- They will have choices along the way, but the adventure has been designed so that they will all learn the same historical skills and core content knowledge no matter what choices they make.
- Each time a student completes an activity, they can save and email or print and show the teacher, with their updated Learning Checklist:
- If it has been done correctly, put a ‘1’ in the appropriate cell in the scoring spreadsheet.
- If it has been done incorrectly, guide students back to the material so that they can revise their responses.
- There are 15 unique sections in the learning adventure. There are 25 in total because some are repeated to allow for the different choices students can make. In reality students will only see each piece of content once.
Using the score sheet in the Learning Checklist
If you want to add a little friendly competition into the learning adventure (which can be very motivating for students), use the score sheet in the Learning Checklist spreadsheet and project the results on a projector as you play.
Type or paste in student names or student IDs.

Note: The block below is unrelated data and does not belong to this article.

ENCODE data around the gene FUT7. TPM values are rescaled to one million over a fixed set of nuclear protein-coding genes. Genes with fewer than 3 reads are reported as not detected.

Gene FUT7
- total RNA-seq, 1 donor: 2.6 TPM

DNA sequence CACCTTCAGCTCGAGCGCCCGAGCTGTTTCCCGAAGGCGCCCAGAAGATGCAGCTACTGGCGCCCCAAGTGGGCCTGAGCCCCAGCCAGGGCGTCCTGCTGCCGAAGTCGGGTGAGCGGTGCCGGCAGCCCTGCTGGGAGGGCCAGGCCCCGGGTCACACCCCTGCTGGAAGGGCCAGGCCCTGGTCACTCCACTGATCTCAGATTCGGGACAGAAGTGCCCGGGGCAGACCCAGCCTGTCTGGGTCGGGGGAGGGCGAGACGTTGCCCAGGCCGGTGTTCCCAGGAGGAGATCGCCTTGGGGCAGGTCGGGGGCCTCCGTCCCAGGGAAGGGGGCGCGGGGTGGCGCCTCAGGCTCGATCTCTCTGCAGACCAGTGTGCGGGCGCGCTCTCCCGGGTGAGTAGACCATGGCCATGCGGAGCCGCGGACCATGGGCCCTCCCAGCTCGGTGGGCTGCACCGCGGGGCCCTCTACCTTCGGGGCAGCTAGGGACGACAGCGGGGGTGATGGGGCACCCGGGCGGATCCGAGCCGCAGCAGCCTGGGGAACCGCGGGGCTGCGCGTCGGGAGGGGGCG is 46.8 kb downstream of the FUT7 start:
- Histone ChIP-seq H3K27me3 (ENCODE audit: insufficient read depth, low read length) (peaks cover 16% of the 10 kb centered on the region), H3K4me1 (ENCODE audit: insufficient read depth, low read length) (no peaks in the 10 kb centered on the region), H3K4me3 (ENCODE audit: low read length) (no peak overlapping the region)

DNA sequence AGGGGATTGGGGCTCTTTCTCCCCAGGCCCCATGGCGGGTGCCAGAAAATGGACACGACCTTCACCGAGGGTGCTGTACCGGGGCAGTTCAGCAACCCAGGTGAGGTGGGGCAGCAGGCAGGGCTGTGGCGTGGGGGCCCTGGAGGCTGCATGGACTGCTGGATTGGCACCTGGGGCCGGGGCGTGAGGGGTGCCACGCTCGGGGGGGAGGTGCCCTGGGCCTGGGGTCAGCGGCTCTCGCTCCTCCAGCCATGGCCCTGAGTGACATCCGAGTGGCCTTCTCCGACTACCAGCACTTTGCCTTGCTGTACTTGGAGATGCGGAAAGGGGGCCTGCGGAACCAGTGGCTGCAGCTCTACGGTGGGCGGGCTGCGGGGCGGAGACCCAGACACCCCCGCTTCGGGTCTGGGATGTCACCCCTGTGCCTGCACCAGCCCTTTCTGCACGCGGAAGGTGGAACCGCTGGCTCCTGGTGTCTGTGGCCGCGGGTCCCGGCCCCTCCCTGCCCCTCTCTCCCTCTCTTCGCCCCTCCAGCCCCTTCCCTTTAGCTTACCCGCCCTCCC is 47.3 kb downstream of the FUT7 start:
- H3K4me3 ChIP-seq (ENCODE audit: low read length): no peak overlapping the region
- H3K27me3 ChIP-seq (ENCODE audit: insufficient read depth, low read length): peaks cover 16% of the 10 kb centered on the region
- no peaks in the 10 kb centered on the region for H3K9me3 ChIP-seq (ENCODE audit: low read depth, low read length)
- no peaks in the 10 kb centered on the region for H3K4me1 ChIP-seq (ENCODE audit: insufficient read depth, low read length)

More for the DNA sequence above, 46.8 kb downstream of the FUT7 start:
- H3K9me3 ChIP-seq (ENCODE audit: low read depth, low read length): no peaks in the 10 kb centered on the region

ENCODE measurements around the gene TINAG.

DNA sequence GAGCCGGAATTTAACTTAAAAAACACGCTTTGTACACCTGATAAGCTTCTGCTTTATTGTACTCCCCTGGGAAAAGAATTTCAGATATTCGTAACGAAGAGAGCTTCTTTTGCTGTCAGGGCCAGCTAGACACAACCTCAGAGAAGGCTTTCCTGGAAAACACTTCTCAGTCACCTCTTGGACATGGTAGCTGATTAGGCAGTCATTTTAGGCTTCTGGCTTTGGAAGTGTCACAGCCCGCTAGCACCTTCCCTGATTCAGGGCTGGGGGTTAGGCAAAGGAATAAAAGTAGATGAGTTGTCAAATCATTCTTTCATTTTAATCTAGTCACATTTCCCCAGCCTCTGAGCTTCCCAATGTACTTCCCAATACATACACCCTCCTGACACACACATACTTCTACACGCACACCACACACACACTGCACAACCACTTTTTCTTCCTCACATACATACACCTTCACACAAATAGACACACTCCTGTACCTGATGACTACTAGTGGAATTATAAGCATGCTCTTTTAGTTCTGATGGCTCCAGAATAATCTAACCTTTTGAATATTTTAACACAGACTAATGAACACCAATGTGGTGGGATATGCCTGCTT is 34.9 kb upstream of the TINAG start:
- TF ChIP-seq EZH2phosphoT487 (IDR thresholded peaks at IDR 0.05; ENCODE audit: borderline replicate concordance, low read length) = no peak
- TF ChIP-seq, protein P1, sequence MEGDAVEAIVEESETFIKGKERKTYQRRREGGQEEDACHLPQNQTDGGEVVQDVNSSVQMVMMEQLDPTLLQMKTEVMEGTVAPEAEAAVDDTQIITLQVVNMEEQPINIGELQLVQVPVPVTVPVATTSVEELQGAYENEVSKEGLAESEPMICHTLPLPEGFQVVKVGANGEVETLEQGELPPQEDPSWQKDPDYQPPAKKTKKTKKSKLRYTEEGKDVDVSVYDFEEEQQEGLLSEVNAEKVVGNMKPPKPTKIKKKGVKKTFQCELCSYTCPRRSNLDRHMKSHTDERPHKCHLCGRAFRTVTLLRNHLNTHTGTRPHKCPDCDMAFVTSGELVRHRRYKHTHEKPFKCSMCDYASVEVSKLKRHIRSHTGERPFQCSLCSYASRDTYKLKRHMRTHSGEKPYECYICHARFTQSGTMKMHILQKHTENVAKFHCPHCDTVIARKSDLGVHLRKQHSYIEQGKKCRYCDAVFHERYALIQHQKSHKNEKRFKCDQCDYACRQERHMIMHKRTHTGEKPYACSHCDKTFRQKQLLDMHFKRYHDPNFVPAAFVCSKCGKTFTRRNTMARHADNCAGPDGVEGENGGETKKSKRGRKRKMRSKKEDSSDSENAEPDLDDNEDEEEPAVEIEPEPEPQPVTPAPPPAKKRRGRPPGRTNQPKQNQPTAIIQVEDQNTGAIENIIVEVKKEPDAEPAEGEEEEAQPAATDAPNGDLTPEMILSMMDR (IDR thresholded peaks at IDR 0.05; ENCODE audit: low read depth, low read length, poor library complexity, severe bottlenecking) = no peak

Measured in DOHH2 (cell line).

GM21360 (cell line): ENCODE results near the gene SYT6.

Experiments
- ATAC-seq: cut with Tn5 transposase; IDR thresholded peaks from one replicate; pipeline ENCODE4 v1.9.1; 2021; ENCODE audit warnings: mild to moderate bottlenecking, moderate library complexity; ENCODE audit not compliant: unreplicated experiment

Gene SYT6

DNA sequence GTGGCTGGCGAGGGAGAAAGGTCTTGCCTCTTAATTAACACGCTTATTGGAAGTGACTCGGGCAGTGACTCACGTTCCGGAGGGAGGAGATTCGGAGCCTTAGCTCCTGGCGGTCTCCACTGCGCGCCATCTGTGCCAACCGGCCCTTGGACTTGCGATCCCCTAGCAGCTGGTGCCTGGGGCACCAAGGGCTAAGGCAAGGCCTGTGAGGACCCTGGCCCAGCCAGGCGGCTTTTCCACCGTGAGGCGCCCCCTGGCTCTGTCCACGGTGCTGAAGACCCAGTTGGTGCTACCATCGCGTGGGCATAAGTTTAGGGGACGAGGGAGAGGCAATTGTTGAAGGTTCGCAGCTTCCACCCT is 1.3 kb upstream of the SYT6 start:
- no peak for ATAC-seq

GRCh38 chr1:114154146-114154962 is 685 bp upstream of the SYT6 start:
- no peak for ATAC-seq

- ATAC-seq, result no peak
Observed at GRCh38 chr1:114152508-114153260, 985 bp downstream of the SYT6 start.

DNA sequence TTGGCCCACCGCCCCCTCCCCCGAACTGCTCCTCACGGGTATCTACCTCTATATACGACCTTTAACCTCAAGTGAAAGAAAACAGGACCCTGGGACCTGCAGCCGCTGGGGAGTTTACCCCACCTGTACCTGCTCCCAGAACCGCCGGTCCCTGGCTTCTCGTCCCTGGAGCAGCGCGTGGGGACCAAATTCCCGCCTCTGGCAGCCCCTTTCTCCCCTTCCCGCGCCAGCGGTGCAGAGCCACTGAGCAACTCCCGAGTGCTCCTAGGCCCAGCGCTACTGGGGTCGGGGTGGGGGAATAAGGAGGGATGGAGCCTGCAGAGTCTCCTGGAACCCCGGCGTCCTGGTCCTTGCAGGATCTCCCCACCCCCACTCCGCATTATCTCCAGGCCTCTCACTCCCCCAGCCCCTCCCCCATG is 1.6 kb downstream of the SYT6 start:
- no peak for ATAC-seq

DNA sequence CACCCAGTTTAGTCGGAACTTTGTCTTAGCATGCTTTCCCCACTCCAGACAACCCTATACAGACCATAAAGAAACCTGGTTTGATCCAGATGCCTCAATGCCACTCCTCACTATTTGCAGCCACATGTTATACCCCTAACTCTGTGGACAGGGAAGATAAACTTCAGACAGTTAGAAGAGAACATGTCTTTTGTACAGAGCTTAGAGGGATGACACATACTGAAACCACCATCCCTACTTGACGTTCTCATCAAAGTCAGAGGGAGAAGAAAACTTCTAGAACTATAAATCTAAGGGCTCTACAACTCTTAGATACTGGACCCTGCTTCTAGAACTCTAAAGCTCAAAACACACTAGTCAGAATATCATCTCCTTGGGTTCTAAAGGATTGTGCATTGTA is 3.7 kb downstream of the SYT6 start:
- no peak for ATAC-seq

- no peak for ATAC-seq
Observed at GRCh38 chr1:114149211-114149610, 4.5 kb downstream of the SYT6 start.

Every time a student completes an activity, look at which section it is from. Put a ‘1’ in that cell in the spreadsheet.
It will then automatically give the student XP (experience points) and convert it into a level.
- The map of the learning adventure below shows the content knowledge and the skill that will be learned in each section.
|Asks inferential question||Puts events on a timeline using correct spacing||Places source in historical context||Uses historical context to empathise with person from history||Explain knowledge|
|Ask open-ended question||Puts events on a timeline in correct order||Uses source to learn about history||Empathises with a person from history||Summarise knowledge|
|Asks literal question||Put events in correct order||Describes literal features of source||Recognises a viewpoint||List knowledge|
If a student completes the learning adventure, they will have completed activities for all of these levels.
3. Relevant Defining Moments